Church objects to women panel’s suggestions on nuns

via Pioneer News Service | Thrissur published on June 4, 2008

The recommendation by the Kerala State Women’s Commission that there should be a law against parents who forced their girl children into becoming nuns in convents of Christian congregations before maturity has enraged the community, especially its priesthood. The community sees the commission move as yet another outrageous act against it in the particular context of its continuing complaint that various arms of the CPI(M)-led Government were out to destroy Christian faith.

Close on the heels of the quick protests against the commission’s recommendation from Syro-Malabar Church spokesman Fr Paul Thelekkat, the palace of the Thrissur Archdiocese issued a statement criticising the move of the Women’s Commission. The Archdiocese stated that the recommendation by commission chairperson Justice D Sreedevi hurt the religious sentiments of Christians.

It said that the commission should have made some enquiries to know the truth of the matter before issuing such instructions with ominous significance. The Archdiocese explained that the Church (specifically, the Roman Catholic Church) had well-defined rules for initiating a girl into the convent life. There were also clear rules to the effect that only girls who had attained 18 years of age could become nuns.

The commission had said that no girl should be forced to become a nun before she attained the age of 18 and if any parents forced her to become one, they should be punished by law. It also said that there should be a law to protect women who chose to give up the nuns’ life at any time should be given financial security.

Justice Sreedevi said that the commission was particular on this point as several women were finding themselves hapless when they come back from nun’s life. The prime reasons for this, she said, family property was not available to her once she became nun.

Reacting sharply against the Women’s Commission’s recommendation, the Thrissur Archdiocese’s statement said that the recommendations were equivalent to finding fault with parents who wanted their girl children to have a good life. However, the Archdiocese made clear that nuns could have no right to property as all of them entered nun’s life after taking the “poverty pledge”.

Fr Thelakkat was straight. “The Church laws are already clear that no one who has not attained maturity age is allowed to enter nun hood. It is most unfortunate that the commission has reached certain conclusions without doing any homework or hearing the views of the Church,” he said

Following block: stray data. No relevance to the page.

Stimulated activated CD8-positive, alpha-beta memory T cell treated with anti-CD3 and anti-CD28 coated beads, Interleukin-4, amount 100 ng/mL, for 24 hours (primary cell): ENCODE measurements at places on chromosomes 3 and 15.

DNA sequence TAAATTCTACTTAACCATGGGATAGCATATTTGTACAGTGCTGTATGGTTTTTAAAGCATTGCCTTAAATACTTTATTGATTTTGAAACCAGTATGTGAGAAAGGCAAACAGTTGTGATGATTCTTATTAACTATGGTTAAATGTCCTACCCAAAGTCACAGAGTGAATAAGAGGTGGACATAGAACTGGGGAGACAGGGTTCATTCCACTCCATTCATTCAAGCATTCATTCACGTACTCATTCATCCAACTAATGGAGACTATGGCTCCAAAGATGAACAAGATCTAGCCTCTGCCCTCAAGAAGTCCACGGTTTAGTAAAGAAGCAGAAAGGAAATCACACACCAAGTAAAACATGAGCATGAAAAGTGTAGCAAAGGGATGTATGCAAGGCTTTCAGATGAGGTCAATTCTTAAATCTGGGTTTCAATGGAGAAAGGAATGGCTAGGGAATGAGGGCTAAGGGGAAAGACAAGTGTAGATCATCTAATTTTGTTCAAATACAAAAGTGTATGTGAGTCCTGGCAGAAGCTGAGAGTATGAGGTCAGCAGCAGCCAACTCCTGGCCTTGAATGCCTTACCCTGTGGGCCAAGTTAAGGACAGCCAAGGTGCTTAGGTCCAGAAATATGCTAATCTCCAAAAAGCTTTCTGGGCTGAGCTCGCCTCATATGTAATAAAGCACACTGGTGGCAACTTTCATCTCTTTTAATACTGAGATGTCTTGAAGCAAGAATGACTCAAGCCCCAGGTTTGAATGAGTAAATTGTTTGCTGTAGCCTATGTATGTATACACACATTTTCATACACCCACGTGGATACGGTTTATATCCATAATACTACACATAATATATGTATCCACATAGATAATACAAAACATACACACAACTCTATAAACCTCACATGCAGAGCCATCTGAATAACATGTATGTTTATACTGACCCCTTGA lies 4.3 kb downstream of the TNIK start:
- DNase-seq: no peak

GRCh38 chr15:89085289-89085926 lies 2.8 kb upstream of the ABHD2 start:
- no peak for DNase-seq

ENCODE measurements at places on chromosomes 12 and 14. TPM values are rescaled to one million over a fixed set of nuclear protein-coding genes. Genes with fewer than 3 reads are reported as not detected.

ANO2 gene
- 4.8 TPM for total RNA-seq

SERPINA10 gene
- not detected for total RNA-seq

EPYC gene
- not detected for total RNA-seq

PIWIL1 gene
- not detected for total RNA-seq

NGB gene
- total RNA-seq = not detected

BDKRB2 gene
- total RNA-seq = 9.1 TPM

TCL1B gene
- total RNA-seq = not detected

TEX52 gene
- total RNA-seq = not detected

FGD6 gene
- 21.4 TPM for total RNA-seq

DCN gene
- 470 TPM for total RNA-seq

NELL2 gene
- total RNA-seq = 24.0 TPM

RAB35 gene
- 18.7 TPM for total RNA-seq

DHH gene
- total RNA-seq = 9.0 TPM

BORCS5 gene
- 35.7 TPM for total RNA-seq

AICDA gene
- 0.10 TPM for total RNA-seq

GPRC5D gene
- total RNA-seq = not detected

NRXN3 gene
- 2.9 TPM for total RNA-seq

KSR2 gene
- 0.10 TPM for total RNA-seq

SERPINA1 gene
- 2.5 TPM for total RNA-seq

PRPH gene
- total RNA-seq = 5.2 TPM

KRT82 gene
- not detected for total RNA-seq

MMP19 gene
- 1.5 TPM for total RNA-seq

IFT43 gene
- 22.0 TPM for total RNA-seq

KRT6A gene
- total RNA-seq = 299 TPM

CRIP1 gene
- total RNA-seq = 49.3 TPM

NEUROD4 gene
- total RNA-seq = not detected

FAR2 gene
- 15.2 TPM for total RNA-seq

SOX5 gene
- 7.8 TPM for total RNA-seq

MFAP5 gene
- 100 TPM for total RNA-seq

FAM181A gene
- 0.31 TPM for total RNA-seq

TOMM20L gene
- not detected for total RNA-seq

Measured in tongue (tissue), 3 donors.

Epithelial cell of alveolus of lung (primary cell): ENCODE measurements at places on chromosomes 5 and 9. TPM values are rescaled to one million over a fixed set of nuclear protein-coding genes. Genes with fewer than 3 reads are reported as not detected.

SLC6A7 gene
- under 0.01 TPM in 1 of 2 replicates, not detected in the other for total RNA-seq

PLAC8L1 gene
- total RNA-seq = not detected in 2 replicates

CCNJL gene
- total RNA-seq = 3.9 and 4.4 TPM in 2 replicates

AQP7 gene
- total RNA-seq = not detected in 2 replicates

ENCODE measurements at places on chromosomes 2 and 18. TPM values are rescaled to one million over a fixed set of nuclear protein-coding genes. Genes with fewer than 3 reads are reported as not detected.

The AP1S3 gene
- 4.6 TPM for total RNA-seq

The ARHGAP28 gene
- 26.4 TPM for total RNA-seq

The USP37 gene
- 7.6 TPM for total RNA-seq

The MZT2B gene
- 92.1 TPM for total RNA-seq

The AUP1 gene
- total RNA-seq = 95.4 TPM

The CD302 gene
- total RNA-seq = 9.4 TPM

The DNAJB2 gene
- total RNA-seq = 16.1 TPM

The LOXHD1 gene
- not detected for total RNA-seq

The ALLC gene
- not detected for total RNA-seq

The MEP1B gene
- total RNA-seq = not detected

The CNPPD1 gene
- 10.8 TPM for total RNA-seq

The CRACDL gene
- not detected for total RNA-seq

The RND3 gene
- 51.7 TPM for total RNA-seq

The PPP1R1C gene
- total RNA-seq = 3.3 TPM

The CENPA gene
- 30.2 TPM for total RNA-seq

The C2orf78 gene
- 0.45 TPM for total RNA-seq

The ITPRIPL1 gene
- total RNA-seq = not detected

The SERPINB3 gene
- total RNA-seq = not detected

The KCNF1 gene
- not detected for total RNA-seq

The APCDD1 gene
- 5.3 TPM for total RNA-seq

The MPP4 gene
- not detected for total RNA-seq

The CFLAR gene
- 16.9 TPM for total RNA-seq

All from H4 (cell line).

“The Canon Law (rules followed by the Catholic Church universally) is very clear that before attaining the age of 18, no one would be allowed to take a Temporary Vow or the Perpetual Vow, which marks the entry to nun hood,” Fr Thalekkattil told reporters.

There are stages through which a person should pass before becoming a nun like petulancy, novitiate, followed by the temporary vow and perpetual vow, after which the holy garb is given, he pointed out.

In normal cases in Kerala, any person joining the convent would not become a nun before the age of 20 as the entrants were allowed to pursue their studies. They were also free to leave the convent at any stage if they felt it necessary, he said.

“The commission says that the recommendation was made on the basis of a petition it received. But before reaching conclusions, it should have enquired what the reality is. But no procedural justice has been done in this case,” the Church spokesperson said.

However, rebel priest Fr Joseph Pulikkunnel said that nuns did face persecution despite the existence of Canon laws. “It is not the lack of laws that is creating problems in the society,” he said. He said that he himself had known of several cases where women had to face hardships after quitting convents.

Social workers are of the opinion that “the observations by the Women’s Commission were methodologically wrong but factually correct”. A Thrissur-based social critic, who is a Christian by birth, says that a good majority of nuns in Kerala had been forced to convents by their parents due to various compulsions, but mostly lack of money to marry them off.

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